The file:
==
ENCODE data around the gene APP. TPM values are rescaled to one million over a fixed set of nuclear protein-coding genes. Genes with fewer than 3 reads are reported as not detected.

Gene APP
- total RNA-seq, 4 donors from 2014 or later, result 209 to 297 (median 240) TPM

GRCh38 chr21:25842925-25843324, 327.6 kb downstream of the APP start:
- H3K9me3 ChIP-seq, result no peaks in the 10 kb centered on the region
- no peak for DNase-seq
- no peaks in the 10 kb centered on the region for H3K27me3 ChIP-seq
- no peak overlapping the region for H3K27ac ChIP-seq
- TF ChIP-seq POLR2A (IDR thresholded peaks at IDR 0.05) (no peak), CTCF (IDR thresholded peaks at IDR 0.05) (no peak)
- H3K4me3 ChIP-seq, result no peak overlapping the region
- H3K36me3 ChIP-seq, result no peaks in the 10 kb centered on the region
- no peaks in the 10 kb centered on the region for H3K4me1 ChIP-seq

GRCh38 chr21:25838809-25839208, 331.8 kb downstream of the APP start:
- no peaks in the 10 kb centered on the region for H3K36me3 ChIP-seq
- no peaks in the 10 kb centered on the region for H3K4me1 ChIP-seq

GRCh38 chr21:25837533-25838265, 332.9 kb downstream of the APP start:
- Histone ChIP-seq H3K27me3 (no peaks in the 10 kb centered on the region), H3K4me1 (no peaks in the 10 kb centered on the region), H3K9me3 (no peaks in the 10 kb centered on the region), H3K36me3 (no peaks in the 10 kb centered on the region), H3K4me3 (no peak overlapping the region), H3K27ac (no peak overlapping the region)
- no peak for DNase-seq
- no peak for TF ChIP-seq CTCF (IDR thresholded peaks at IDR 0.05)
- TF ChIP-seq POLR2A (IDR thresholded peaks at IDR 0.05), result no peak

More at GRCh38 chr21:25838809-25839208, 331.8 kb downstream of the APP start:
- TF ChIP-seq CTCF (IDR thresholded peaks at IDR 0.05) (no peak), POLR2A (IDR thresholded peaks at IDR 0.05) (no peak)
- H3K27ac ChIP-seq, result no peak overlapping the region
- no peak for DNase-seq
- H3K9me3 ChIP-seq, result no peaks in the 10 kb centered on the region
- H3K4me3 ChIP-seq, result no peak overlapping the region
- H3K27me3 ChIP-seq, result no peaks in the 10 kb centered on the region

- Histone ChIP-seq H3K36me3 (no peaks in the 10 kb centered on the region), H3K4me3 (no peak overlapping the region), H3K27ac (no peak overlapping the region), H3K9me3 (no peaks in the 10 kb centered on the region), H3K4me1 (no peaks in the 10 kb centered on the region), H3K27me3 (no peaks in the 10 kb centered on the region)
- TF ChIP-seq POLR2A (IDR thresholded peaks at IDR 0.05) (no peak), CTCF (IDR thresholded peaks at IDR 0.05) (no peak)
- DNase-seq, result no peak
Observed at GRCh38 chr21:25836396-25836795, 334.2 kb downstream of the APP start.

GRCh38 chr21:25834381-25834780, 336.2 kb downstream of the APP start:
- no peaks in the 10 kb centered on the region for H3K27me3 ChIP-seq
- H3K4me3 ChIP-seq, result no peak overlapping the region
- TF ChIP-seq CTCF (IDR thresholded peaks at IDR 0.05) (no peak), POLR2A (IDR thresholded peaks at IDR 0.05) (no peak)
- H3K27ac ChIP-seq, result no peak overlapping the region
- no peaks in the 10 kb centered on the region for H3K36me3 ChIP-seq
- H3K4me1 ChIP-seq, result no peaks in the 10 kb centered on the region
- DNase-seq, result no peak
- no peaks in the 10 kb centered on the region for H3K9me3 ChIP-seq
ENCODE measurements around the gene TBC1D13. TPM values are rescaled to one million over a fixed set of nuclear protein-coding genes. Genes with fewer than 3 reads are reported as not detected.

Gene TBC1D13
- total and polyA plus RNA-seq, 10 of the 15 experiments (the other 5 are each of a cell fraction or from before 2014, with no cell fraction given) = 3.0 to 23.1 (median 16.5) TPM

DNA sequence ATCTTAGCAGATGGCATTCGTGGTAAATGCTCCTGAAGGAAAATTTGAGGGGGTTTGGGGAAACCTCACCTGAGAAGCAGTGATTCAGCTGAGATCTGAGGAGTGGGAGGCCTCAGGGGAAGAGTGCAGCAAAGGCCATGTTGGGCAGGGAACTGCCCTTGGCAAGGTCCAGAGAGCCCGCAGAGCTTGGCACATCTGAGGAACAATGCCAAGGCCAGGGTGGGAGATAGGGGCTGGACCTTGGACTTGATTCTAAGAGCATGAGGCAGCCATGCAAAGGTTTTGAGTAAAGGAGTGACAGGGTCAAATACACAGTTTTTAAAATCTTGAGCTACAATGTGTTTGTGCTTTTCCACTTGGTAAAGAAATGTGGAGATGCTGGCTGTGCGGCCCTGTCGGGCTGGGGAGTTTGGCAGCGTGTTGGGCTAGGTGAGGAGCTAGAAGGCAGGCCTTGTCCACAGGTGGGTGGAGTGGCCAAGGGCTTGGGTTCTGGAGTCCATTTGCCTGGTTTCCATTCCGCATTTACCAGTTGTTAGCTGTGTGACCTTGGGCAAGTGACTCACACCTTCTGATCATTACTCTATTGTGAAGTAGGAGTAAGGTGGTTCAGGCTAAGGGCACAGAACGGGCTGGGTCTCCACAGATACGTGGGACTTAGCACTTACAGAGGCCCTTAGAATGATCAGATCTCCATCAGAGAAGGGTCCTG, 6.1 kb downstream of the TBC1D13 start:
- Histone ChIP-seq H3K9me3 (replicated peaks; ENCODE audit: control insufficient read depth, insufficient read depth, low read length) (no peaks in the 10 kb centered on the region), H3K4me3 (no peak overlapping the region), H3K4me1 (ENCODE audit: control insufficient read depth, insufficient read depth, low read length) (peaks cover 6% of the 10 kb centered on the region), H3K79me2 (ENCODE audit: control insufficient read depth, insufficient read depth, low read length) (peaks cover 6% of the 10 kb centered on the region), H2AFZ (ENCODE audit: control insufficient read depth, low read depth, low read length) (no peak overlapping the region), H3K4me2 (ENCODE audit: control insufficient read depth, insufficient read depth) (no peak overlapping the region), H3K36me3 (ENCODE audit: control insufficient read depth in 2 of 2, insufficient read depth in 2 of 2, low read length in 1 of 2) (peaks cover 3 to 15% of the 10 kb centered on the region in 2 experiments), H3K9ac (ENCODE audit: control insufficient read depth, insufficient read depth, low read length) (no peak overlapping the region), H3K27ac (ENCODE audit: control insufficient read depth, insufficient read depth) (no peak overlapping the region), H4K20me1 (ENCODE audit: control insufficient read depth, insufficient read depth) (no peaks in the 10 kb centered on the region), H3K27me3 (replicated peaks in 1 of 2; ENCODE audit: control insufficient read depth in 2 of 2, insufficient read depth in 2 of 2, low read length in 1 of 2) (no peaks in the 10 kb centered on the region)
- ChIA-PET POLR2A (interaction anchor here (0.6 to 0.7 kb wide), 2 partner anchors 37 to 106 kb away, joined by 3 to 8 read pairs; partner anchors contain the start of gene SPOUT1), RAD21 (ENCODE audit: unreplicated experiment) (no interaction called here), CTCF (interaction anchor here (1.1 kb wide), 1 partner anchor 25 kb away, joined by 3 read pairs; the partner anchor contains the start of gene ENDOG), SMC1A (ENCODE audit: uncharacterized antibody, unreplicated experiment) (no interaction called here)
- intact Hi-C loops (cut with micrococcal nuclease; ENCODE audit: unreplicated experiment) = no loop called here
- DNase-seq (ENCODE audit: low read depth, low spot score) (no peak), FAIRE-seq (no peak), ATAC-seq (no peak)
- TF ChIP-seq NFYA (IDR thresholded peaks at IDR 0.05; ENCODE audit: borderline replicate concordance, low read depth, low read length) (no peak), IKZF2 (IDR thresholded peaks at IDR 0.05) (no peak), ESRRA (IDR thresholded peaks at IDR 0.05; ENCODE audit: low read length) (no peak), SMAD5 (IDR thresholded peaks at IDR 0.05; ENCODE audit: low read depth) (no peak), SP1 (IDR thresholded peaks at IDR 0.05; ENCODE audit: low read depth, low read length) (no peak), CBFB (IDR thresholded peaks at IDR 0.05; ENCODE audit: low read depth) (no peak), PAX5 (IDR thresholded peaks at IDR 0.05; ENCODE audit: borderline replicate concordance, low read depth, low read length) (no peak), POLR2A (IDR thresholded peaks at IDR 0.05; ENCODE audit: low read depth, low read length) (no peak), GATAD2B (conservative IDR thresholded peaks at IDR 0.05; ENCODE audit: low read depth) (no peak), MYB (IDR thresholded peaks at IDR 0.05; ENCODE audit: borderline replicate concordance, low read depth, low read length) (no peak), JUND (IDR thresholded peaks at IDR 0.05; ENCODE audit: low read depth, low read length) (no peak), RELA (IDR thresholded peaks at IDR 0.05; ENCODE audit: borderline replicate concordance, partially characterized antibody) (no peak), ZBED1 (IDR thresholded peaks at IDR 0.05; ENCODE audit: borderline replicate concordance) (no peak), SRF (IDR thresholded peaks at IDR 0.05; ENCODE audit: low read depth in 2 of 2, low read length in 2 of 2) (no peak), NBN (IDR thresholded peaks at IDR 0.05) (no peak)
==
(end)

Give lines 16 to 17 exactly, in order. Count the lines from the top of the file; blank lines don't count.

GRCh38 chr21:25837533-25838265, 332.9 kb downstream of the APP start:
- Histone ChIP-seq H3K27me3 (no peaks in the 10 kb centered on the region), H3K4me1 (no peaks in the 10 kb centered on the region), H3K9me3 (no peaks in the 10 kb centered on the region), H3K36me3 (no peaks in the 10 kb centered on the region), H3K4me3 (no peak overlapping the region), H3K27ac (no peak overlapping the region)